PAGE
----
And, with the possible exception of motorcycles, no vehicle has more events for their owners. From the granddaddy of them all, Easter Jeep Safari, where Jeep (the brand) brings out their concept vehicles, to the weekend-long Jeep Jamborees that in some parts of the country sell out as soon as tickets are available, to local clubs...there is almost always a Jeep event going on somewhere.
The customization options for a Wrangler make it possible (if not inevitable) to make any individual Jeep unique. A wide variety of tops, of doors (I own 3 different sets of doors for mine), of (ugh) angry grilles... is there any other vehicle in the world which is expected to be customized by the owner after the sale? Jeep has said that more than half of all Wrangler owners make changes to theirs.
And the colors. In a world of grey vehicles, Jeeps have always been much brighter than average. Sure, you can buy black, or white, or silver if you utterly lack creativity, but from Xtreme Purple Pearl to Hyper Green, from Inca Gold Metallic (swoon) to Jurassic Park Tan/Red, Wranglers have long been a way to escape the mundane.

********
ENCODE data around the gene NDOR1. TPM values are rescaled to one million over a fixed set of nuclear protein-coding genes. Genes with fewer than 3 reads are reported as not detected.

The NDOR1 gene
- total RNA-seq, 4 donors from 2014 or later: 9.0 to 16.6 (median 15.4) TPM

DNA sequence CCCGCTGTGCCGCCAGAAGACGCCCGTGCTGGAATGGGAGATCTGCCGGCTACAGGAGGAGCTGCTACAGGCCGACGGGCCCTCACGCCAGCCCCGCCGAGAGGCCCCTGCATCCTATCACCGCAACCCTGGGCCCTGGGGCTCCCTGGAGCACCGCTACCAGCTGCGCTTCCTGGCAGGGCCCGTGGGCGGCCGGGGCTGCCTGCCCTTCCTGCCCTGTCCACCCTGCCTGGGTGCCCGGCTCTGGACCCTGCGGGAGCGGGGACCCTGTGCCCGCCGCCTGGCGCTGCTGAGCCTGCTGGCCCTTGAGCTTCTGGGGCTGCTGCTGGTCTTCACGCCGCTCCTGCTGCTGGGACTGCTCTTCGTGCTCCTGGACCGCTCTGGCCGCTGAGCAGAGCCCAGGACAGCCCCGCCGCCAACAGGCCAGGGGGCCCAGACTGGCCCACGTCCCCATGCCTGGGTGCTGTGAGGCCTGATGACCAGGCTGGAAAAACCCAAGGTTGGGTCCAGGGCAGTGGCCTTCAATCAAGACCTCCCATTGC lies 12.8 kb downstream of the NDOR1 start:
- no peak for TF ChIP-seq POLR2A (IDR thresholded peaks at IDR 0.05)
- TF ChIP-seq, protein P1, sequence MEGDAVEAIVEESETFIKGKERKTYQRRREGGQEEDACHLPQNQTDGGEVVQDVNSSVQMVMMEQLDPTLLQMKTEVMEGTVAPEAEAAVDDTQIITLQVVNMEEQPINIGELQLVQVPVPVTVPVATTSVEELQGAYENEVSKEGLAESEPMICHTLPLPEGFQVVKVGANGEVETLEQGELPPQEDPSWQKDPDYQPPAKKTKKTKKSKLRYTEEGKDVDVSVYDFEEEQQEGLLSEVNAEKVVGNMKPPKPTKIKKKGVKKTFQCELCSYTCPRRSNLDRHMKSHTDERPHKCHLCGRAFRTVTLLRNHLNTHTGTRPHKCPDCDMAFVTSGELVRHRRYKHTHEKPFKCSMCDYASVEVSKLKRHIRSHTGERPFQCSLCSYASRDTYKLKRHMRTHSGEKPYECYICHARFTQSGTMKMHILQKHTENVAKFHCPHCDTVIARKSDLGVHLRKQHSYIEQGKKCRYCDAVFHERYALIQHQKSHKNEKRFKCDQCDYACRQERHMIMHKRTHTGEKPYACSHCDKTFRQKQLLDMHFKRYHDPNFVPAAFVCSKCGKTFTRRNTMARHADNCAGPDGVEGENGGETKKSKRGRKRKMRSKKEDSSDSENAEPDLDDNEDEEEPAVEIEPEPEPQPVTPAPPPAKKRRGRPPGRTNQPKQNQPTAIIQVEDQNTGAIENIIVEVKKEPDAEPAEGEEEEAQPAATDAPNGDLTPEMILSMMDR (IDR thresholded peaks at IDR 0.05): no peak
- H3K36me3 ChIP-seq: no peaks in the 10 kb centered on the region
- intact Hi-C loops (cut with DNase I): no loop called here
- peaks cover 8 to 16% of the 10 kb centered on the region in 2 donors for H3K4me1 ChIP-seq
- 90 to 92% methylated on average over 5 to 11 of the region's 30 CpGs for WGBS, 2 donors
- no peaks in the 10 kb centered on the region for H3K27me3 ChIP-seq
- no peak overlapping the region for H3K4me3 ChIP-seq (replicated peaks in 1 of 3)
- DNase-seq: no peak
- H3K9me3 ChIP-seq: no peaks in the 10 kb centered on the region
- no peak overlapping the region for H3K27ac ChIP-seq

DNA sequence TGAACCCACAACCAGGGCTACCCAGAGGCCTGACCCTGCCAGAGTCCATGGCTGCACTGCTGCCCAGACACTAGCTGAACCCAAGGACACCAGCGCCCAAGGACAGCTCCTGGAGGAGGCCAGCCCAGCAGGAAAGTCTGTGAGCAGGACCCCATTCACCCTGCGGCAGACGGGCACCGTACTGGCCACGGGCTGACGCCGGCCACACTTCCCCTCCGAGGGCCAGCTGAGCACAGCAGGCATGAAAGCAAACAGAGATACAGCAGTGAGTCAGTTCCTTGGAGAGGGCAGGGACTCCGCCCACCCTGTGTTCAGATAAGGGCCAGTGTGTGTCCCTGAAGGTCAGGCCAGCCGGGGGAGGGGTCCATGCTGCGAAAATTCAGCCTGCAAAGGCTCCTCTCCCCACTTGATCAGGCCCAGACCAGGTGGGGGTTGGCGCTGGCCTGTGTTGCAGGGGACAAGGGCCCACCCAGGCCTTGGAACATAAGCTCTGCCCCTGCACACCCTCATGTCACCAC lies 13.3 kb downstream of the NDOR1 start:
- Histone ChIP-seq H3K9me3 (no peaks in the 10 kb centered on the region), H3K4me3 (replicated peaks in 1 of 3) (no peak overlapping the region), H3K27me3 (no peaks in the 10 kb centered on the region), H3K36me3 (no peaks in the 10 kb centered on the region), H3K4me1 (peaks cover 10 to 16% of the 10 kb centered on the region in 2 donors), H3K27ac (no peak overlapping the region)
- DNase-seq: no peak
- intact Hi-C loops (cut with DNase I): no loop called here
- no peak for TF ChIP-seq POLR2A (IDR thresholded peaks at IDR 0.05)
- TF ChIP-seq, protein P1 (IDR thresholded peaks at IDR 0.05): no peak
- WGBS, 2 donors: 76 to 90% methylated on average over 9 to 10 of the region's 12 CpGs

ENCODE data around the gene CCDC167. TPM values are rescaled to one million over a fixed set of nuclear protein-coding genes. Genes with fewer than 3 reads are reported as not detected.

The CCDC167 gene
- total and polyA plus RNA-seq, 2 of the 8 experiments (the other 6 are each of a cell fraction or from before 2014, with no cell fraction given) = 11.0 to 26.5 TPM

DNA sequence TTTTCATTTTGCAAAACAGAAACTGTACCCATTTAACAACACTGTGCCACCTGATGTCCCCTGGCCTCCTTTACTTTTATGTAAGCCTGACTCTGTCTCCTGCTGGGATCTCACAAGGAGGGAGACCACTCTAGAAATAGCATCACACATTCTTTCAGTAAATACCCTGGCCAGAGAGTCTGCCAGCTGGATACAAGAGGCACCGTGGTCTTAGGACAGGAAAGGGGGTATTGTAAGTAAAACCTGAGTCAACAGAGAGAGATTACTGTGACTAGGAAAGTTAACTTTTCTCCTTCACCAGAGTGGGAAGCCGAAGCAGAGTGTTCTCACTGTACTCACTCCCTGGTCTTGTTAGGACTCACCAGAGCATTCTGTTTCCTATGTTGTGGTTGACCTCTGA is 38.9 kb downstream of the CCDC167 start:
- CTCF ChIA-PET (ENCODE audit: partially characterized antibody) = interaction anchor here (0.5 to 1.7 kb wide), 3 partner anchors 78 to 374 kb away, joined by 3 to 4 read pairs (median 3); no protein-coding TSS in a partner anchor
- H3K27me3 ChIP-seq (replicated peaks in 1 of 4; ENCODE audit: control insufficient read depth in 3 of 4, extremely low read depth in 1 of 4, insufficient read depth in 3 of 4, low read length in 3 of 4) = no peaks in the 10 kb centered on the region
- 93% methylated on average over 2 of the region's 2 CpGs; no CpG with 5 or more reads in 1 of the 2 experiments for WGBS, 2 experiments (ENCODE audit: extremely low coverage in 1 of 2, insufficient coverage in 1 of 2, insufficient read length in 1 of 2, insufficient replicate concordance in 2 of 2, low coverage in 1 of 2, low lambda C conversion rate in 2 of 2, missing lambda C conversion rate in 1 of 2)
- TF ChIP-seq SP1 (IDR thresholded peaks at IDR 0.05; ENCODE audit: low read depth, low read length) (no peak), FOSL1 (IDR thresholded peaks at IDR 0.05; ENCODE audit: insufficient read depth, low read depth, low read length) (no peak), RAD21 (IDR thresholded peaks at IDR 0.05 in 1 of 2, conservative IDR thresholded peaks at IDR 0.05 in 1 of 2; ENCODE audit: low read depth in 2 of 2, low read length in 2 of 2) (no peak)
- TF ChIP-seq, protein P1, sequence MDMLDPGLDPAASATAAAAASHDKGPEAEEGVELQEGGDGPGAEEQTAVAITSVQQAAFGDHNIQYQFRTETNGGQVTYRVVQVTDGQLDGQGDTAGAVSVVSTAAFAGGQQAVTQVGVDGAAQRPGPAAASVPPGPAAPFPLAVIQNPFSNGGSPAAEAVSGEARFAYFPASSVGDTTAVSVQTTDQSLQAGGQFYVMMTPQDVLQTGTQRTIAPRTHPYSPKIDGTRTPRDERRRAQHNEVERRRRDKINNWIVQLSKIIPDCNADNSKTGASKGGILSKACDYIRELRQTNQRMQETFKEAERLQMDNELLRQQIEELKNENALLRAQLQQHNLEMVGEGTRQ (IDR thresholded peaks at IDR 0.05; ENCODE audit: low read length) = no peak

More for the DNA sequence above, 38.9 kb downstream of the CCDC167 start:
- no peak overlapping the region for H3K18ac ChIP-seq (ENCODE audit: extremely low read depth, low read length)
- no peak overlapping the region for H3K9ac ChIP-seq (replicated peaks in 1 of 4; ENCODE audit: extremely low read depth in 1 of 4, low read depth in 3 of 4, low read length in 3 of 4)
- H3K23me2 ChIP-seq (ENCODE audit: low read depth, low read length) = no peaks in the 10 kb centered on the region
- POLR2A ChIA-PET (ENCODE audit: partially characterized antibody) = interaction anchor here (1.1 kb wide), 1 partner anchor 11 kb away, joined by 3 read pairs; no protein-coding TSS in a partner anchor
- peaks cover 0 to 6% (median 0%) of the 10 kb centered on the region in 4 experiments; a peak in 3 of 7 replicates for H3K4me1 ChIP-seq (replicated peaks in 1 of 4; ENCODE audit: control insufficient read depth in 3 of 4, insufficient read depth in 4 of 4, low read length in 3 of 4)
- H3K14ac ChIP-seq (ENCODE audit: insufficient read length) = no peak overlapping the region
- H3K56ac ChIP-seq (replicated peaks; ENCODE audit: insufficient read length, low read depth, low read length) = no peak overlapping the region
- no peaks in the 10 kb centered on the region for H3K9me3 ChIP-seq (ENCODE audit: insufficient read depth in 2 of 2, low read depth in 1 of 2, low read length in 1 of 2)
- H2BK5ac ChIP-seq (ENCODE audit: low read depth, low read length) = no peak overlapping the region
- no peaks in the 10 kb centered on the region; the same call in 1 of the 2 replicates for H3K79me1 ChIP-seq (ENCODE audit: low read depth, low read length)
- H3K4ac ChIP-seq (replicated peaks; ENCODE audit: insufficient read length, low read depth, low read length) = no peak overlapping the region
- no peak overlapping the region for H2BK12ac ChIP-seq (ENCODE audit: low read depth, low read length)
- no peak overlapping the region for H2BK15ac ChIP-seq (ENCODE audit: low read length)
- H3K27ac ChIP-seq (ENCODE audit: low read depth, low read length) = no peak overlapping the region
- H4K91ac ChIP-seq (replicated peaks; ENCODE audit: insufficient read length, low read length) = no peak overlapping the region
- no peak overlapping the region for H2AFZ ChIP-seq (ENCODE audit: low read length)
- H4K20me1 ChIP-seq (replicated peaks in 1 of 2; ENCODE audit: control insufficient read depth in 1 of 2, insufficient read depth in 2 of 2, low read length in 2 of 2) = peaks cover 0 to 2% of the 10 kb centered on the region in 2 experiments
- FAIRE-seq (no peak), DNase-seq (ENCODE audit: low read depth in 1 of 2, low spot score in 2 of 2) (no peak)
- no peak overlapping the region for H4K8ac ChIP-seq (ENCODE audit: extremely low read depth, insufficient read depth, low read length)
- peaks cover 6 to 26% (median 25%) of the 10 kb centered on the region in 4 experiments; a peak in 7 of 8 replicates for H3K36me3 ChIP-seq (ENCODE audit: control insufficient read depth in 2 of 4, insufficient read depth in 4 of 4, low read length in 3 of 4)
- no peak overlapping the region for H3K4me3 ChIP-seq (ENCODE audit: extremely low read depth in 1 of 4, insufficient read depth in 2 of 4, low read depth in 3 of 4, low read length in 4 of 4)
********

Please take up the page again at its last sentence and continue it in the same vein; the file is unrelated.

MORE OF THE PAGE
When I first wrote this, the Wrangler was the only occupant in the open air/off-roader niche in the U.S. market, but obviously that's changing with the return of the Bronco.
I've long held the theory that the only reason the CJs and Wranglers sustained their unique attributes was that the companies that owned them (Willys-Overland, Kaiser, AMC, Chrysler, FCA, now Stellantis) couldn't really afford to be in the automotive manufacturing business and needed to sustain the Jeep halo vehicle.
Ford, on the other hand, has been successful and wealthy for a long time and has no desperate need for the Bronco to succeed. It will be interesting to see whether Ford sticks with the Bronco's form factor for the long haul, or waters it down.
Why have CUVs taken over the world? Because they’re versatile, and comfortable, and have pretty good fuel mileage. They’re just not, well, fun.
Jeep Wranglers? They weren’t all that comfortable until the new generation, and still have pretty terrible fuel mileage relative to most other vehicles.
But they are very versatile. And very fun.
They can’t tow worth a damn. You probably won’t want to pour a half ton of mulch into them. They’re not a high performance car (the only way to win a race is to make sure the finish line is somewhere pretty far off the pavement).